do not demonstrate an irreparable injury, which is a necessary showing for preliminary injunctive
relief, the Court need not resolve this issue today.
The Court considers if Plaintiffs have demonstrated that they will suffer an irreparable
harm absent the issuance of a temporary restraining order or preliminary injunction, and
concludes that they have not. Because showing an irreparable injury is mandatory, the Court
does not consider the remaining factors.
Plaintiffs’ motion devotes only a single paragraph to discussing the irreparable injury
requirement. Pl.’s Mot. at 43–44. Plaintiffs argue that preliminary injunctive relief is necessary
to avoid increased litigation expenses, specifically, that:
Due to the actions of the federal guardian leaving the [Plaintiffs] without
resources, the cost of the litigation is being borne by the Plaintiffs. The Plaintiffs’
resources are limited. If the Plaintiffs’ resources are exhausted by litigation
expense, the litigation will end—an irreparable injury. Preserving the legal status
quo reduces the cost of this litigation and makes it more likely the Plaintiffs will
cross the litigation finish line.
Pl.’s Mot. at 43–44.
However, it is well established that litigation expenses are not an irreparable injury. The
D.C. Circuit “has set a high standard for irreparable injury.” Chaplaincy of Full Gospel Churches
v. England, 454 F.3d 290, 297 (D.C. Cir. 2006). In general, “economic loss does not, in and of
itself, constitute irreparable harm.” Nat’l Mining Ass’n v. Jackson, 768 F. Supp. 2d 34, 50
(D.D.C. 2011) (citing Wis. Gas Co. v. FERC, 758 F.2d 669, 674 (D.C. Cir. 1985)). This is
because an irreparable injury is one which is “beyond remediation”—and for economic harms
“‘[t]he possibility that adequate compensatory or other corrective relief will be available at a
later date, in the ordinary course of litigation weighs heavily against a claim of irreparable
harm.’” Chaplaincy of Full Gospel Churches, 454 F.3d at 297–98 (quoting Wisc. Gas Co. v.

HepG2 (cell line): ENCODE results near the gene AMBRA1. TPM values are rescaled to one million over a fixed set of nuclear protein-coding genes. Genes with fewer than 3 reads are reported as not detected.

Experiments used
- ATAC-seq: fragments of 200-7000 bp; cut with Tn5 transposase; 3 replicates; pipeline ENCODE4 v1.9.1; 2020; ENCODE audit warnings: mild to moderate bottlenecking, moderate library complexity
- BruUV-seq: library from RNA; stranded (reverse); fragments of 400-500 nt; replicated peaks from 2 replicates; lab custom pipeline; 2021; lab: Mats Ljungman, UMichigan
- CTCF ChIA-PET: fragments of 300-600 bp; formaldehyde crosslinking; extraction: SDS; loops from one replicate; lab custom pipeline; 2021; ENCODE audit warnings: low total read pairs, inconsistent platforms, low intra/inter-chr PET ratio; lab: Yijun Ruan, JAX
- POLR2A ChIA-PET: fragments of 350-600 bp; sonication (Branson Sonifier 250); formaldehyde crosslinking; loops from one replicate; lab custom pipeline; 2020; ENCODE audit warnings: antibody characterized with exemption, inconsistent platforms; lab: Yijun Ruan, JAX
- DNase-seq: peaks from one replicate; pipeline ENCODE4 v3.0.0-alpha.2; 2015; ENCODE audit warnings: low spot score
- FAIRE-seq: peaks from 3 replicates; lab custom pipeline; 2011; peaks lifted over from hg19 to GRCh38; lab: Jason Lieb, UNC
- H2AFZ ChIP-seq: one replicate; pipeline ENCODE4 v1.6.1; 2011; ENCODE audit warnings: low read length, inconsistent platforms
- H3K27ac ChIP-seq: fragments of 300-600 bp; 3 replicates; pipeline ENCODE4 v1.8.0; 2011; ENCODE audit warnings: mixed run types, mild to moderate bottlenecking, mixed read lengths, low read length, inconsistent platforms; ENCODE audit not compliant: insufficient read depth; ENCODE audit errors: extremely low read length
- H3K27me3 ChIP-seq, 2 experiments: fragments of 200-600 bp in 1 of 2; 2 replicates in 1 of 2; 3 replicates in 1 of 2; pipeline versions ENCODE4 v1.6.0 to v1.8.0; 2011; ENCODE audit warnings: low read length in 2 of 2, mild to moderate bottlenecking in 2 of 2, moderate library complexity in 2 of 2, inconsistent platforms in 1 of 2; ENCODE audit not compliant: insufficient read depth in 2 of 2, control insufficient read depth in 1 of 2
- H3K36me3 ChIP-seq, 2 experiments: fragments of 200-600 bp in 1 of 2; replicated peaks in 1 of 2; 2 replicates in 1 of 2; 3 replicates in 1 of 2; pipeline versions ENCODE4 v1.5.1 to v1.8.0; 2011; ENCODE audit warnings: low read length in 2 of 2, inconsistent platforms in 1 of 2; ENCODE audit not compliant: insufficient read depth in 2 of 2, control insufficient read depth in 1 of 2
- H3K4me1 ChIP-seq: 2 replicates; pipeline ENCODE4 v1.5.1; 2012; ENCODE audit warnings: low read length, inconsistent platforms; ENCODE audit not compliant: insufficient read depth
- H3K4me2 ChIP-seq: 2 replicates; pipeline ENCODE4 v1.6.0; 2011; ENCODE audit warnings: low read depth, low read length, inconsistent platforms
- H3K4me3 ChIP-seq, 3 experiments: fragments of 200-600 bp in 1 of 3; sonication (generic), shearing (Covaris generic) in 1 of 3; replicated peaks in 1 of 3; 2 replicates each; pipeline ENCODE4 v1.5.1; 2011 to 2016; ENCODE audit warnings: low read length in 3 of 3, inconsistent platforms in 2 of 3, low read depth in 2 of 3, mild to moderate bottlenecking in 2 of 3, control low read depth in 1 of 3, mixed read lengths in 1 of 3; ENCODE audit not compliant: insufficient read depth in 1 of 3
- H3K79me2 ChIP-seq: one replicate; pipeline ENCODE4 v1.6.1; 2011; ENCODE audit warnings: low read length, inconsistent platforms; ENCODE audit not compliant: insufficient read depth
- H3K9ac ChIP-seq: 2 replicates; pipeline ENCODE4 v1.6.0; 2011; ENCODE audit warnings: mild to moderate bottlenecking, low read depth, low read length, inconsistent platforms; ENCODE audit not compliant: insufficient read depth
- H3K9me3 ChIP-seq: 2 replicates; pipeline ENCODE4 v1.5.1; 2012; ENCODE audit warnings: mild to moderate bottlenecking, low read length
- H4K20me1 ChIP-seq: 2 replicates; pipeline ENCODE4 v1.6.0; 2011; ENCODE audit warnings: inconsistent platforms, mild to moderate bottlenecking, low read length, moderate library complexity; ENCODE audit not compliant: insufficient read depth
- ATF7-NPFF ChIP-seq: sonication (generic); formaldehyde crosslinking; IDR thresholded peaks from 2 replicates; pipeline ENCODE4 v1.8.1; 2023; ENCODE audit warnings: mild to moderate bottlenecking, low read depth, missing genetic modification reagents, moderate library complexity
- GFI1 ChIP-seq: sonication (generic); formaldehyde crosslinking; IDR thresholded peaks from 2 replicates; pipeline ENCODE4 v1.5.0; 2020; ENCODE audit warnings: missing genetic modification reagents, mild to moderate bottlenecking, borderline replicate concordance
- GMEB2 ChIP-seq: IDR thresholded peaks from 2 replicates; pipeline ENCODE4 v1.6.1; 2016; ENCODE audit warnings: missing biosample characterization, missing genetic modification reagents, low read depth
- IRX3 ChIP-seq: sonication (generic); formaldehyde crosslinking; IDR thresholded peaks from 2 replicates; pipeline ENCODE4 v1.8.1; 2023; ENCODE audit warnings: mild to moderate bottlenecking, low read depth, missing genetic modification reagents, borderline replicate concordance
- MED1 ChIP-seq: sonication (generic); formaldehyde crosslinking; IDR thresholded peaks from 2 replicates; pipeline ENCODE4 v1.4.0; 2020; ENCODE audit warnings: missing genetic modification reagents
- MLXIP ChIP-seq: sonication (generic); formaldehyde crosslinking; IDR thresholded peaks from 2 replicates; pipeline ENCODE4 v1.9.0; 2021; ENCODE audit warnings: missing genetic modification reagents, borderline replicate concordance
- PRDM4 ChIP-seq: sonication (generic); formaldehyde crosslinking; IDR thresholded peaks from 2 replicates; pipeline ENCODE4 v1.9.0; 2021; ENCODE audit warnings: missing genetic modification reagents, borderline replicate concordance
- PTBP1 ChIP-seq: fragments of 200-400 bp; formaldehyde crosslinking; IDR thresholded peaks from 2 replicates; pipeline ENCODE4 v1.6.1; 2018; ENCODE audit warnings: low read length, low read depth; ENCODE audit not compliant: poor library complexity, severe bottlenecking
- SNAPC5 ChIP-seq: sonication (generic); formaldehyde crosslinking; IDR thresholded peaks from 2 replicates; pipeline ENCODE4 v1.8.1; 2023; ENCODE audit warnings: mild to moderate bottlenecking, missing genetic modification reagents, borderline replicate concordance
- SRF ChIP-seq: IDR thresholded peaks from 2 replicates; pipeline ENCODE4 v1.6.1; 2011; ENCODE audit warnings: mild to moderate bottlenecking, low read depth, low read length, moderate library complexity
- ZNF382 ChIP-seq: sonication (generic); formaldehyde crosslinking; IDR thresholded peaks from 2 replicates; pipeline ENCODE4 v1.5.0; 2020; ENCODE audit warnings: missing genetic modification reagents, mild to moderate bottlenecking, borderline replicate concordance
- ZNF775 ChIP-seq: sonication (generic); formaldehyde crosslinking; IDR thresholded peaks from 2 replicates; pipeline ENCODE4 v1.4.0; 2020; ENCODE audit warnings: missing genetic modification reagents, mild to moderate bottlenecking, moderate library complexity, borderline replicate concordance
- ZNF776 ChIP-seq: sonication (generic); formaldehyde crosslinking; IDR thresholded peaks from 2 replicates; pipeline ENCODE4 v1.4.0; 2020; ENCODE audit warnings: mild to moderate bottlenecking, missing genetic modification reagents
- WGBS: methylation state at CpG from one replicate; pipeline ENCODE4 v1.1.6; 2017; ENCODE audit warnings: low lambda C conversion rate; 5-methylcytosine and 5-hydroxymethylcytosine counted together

FERC, 758 F.2d 669, 674 (D.C. Cir. 1985) (per curiam)).
The rule against economic losses constituting irreparable harm applies with full force to
litigation expenses. Litigation costs cannot constitute an irreparable injury for the purposes of
granting a preliminary injunction. See Live365, Inc. v. Copyright Royalty Bd., 698 F. Supp. 2d
25, 45 (D.D.C. 2010) (noting that “[t]he Supreme Court has held that ‘[m]ere litigation expense,
even substantial and unrecoupable cost, does not constitute irreparable injury,’” even when those
costs “are likely to be substantial” (quoting FTC v. Standard Oil Co., 449 U.S. 232, 244 (1980))).
The irreparable harm alleged by Plaintiffs is precisely the type of litigation costs
previously rejected by the Supreme Court, and Plaintiffs offer no legal authority to the contrary.
As to Plaintiffs’ suggestion that they may not be able to “cross the litigation finish line,”
Plaintiffs cite no cases suggesting that this outcome would constitute an irreparable harm. Even
if such a harm could suffice, Plaintiffs have not stated the applicable facts here with any
specificity. Plaintiffs provide nothing more than a conclusory statement: they do not describe
their expected expenses, expected costs, or the possible effects of denying preliminary injunctive
relief on either. Indeed, the Court notes that briefing of Defendants’ dispositive motion is already
complete,4 which presumably represents a large portion of expected litigation expenses (barring
the instant motion, which Plaintiffs initiated).
In their reply, Plaintiffs expand their discussion of irreparable injury from one paragraph
to two. See Pl.’s Reply Mem. Supp. Mot. (Pl’s Reply) at 9–10, ECF No. 19. However, Plaintiffs
still do not elaborate on the irreparable injury posed by litigation costs, except to state
conclusorily that “Plaintiffs are not in a position of funding years of litigation.” Pl.’s Reply at 9.
Defendants filed a motion to dismiss, ECF No. 10, which Plaintiffs opposed, ECF No.
13, and Defendants replied, ECF No. 14. Also pending are Defendants’ motion for judicial
notice, ECF No. 11, and Plaintiffs’ motion to file a surreply concerning the motion to dismiss,
ECF No. 15.
Plaintiffs’ claims that they may run out of money remain speculative and unclear. As discussed
above, this does not suffice to overcome the general rule that litigation expenses are not an
irreparable injury. Plaintiffs also briefly attempt to introduce a new irreparable injury. See Pl.’s
Reply at 9. However, because this argument is new in Plaintiffs’ reply, the Court will not
consider it.5 See Morgan Drexen, Inc. v. Consumer Fin. Prot. Bureau, 785 F.3d 684, 695 n.3
(D.C. Cir. 2015) (refusing to consider new arguments for irreparable injury in a movant’s reply
brief because the opposing party “had no opportunity to respond” and the movant “offer[ed] no
reason, much less an extraordinary one, for its failure to raise these arguments in its opening
brief” (citing CTS Corp. v. EPA, 759 F.3d 52, 60 (D.C. Cir. 2014) and United States v. Whren,
111 F.3d 956, 958 (D.C. Cir. 1997))).
Even if the Court considered the new arguments in Plaintiffs’ reply, Plaintiffs have
failed to demonstrate an irreparable injury. An irreparable injury must “be both certain and
great,” and “actual and not theoretical.” Chaplaincy of Full Gospel Churches v. England, 454